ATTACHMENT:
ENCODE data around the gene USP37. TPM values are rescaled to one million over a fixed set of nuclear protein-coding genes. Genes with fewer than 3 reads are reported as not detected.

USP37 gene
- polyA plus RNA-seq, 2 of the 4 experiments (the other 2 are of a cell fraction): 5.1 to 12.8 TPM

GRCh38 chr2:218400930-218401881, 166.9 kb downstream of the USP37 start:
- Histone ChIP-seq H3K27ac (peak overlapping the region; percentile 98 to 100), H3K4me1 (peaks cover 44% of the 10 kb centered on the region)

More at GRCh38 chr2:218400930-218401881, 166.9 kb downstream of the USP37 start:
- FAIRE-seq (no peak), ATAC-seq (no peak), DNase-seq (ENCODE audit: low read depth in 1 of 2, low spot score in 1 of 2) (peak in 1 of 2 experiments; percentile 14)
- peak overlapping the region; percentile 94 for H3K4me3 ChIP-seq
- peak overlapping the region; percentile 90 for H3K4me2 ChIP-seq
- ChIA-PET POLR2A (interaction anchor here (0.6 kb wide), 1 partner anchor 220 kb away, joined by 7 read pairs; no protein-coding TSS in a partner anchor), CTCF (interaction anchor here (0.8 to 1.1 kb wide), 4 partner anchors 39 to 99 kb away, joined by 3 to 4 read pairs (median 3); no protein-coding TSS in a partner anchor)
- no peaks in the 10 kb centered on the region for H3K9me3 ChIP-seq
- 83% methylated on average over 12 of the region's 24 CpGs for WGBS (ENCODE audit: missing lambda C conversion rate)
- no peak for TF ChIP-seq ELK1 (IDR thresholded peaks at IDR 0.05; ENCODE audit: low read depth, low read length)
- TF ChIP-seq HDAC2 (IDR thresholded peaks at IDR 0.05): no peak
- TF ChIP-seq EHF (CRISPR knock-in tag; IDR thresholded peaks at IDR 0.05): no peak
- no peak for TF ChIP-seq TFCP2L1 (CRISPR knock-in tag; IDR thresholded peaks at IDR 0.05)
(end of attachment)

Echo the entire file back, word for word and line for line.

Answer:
ENCODE data around the gene USP37. TPM values are rescaled to one million over a fixed set of nuclear protein-coding genes. Genes with fewer than 3 reads are reported as not detected.

USP37 gene
- polyA plus RNA-seq, 2 of the 4 experiments (the other 2 are of a cell fraction): 5.1 to 12.8 TPM

GRCh38 chr2:218400930-218401881, 166.9 kb downstream of the USP37 start:
- Histone ChIP-seq H3K27ac (peak overlapping the region; percentile 98 to 100), H3K4me1 (peaks cover 44% of the 10 kb centered on the region)

More at GRCh38 chr2:218400930-218401881, 166.9 kb downstream of the USP37 start:
- FAIRE-seq (no peak), ATAC-seq (no peak), DNase-seq (ENCODE audit: low read depth in 1 of 2, low spot score in 1 of 2) (peak in 1 of 2 experiments; percentile 14)
- peak overlapping the region; percentile 94 for H3K4me3 ChIP-seq
- peak overlapping the region; percentile 90 for H3K4me2 ChIP-seq
- ChIA-PET POLR2A (interaction anchor here (0.6 kb wide), 1 partner anchor 220 kb away, joined by 7 read pairs; no protein-coding TSS in a partner anchor), CTCF (interaction anchor here (0.8 to 1.1 kb wide), 4 partner anchors 39 to 99 kb away, joined by 3 to 4 read pairs (median 3); no protein-coding TSS in a partner anchor)
- no peaks in the 10 kb centered on the region for H3K9me3 ChIP-seq
- 83% methylated on average over 12 of the region's 24 CpGs for WGBS (ENCODE audit: missing lambda C conversion rate)
- no peak for TF ChIP-seq ELK1 (IDR thresholded peaks at IDR 0.05; ENCODE audit: low read depth, low read length)
- TF ChIP-seq HDAC2 (IDR thresholded peaks at IDR 0.05): no peak
- TF ChIP-seq EHF (CRISPR knock-in tag; IDR thresholded peaks at IDR 0.05): no peak
- no peak for TF ChIP-seq TFCP2L1 (CRISPR knock-in tag; IDR thresholded peaks at IDR 0.05)